Psychology and the Bible – A God Who Cares

About 18 months ago I listened to a really fascinating lecture given by Beth Darnell, on compassion-based health interventions, and the potential role of love and forgiveness in reducing pain. This was really interesting to me, so I thought I would write an article about it for my, then non-existent blog. I did not write that article. At periods of time since then I have sat down and tried to write up that idea, but try as I might, I cannot find the lecture, or anything similar to the lecture. So, far from being the highly professional ‘research paper’ that I had in my mind 18 months ago, this is just notes and thoughts. Maybe one day I’ll find that lecture and write this up in full.

When I was young, in our pre-GCSE homeschooling days, my mum bought a book written by Jeannie Fulbright that taught kids anatomy from a Christian perspective. We never got very far, but one thing has stuck with me for the 6 or so years that it has been. It was this:

In the Old Testament in the Bible, God gave the Israelites the Mosaic law. There were instructions about how to build things, how to raise animals, how to decide disputes and numerous other things. Part of this law was about health. Before science had taught human kind about disease, germs and illness God was protecting his people. Leviticus 13:3-4 is the example used in the science book where I found this concept. It says:

3 The priest is to examine the sore on the skin, and if the hair in the sore has turned white and the sore appears to be more than skin deep, it is a defiling skin disease. When the priest examines that person, he shall pronounce them ceremonially unclean. 4 If the shiny spot on the skin is white but does not appear to be more than skin deep and the hair in it has not turned white, the priest is to isolate the affected person for seven days.

Years later, science enlightened us about infection, contagion and quarantining. This is one of multiple examples of how the Law contained information that was ahead of scientific discovery. Before man discovered the science to explain why these things worked, God was protecting his people.

Whilst I was listening to the now elusive lecture it struck me that this was the same principle at work. What Darnell was saying about how holding onto a grudge can increase your perception of pain, but forgiveness can lessen it, was advocating for the very thing Jesus taught in the New Testament. Jesus said to love your enemies and to be quick to forgive, Jesus said that we should live in community with one another. These were the very things that I was being told could lessen the experience of physical pain.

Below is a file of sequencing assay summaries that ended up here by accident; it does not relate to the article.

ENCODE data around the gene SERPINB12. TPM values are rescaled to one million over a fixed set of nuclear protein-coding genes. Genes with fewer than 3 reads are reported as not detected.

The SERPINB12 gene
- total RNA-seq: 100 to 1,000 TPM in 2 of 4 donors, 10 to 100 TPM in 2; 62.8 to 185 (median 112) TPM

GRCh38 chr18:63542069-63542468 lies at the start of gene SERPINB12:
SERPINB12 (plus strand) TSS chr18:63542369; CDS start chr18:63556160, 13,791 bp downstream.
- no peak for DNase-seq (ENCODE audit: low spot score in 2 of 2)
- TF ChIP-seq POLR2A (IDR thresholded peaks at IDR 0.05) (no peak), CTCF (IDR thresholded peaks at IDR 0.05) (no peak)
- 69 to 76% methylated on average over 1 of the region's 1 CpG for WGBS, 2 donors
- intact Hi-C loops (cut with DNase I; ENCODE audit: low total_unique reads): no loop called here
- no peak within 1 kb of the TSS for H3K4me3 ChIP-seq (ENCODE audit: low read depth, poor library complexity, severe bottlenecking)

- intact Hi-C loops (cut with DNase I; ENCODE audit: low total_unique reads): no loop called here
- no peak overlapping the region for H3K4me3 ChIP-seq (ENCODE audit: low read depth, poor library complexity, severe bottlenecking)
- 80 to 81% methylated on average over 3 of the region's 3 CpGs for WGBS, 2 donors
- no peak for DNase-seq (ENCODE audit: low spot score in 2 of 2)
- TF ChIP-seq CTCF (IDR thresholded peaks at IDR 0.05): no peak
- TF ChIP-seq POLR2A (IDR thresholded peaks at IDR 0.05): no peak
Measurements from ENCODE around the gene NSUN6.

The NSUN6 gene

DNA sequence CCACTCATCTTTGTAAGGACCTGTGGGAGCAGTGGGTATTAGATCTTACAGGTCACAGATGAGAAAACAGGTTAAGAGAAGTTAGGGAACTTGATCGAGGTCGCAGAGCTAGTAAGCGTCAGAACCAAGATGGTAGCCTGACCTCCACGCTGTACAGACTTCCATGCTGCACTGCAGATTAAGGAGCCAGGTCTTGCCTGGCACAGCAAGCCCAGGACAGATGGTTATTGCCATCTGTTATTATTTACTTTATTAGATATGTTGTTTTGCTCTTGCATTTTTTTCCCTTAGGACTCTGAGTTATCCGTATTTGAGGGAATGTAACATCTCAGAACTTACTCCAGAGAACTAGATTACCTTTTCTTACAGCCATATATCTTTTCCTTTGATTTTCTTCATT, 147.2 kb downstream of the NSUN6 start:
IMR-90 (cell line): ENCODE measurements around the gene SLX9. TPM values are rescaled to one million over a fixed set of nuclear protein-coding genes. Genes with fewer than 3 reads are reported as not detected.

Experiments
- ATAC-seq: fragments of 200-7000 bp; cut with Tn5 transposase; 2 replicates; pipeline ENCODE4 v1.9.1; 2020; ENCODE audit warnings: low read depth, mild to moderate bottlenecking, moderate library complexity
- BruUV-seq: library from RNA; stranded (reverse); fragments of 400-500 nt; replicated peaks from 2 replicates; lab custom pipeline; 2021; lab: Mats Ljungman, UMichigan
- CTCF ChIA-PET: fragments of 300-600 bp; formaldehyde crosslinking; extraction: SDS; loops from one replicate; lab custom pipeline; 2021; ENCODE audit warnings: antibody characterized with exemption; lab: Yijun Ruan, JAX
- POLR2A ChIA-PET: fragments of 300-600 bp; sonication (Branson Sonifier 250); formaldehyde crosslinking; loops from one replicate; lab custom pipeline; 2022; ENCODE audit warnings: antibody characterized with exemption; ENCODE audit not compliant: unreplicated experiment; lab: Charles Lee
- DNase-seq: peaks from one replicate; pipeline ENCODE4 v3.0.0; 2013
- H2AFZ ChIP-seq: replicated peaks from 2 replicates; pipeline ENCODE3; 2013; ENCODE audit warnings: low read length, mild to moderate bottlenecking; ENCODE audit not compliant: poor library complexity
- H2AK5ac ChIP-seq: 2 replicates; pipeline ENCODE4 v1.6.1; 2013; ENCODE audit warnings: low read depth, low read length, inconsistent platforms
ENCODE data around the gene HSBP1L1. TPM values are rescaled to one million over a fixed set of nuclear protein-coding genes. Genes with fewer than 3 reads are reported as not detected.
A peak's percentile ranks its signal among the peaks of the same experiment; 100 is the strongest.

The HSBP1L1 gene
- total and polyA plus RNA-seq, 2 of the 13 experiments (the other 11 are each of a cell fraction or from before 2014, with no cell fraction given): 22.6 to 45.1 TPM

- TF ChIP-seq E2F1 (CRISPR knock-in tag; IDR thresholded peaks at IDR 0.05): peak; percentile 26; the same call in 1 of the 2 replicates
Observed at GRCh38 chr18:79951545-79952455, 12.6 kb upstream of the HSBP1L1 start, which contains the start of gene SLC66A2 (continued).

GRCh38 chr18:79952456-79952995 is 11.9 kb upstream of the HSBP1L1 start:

‘How?’ You might ask. To which I will share my very introductory understanding of pain theories in psychology:

Prior to 1965, the leading ideas about how psychology related to pain were based off of Specificity theory. This theory, in simple terms, claims that a noxious (harmful, unpleasant, bad) event to the body will cause a message to be sent to the brain that then causes the brain to send messages to other parts of the body in reaction and will inform our consciousness that we are experiencing ‘pain.’ In this theory, the more noxious the event, the more pain you will perceive.

However, in 1965, a psychologist called Melzack, presented a model of pain perception called Gate Control Theory. This theory claims that before you are made conscious of your pain, the message passes through certain gates. Whether these gates are open or closed, dramatically influences how a person perceives their pain. Some examples of the factors that can close or open a gate are anger, attention and romantic love.

This has led to cognitive psychologists developing methods to reduce the perception of pain. One example is attention management techniques. This can be as simple as doing something enjoyable because by directing your attention elsewhere, you close that gate in your brain and your experience of pain reduces.

If romantic love can reduce the perception of pain, why not also the love of a friend, or of a parent, or a saviour God?

My overriding reason for sharing all of this, is how wonderful the wisdom of my God is. He created humankind, and he knows what makes us tick. All his instructions are for our good, but sometimes it takes many decades and lots of psychological research to begin to understand why his instructions work. This realisation makes me want to trust God more. Even when I can’t see the immediate reason why something is for my good, God knows better than me what is good for me.

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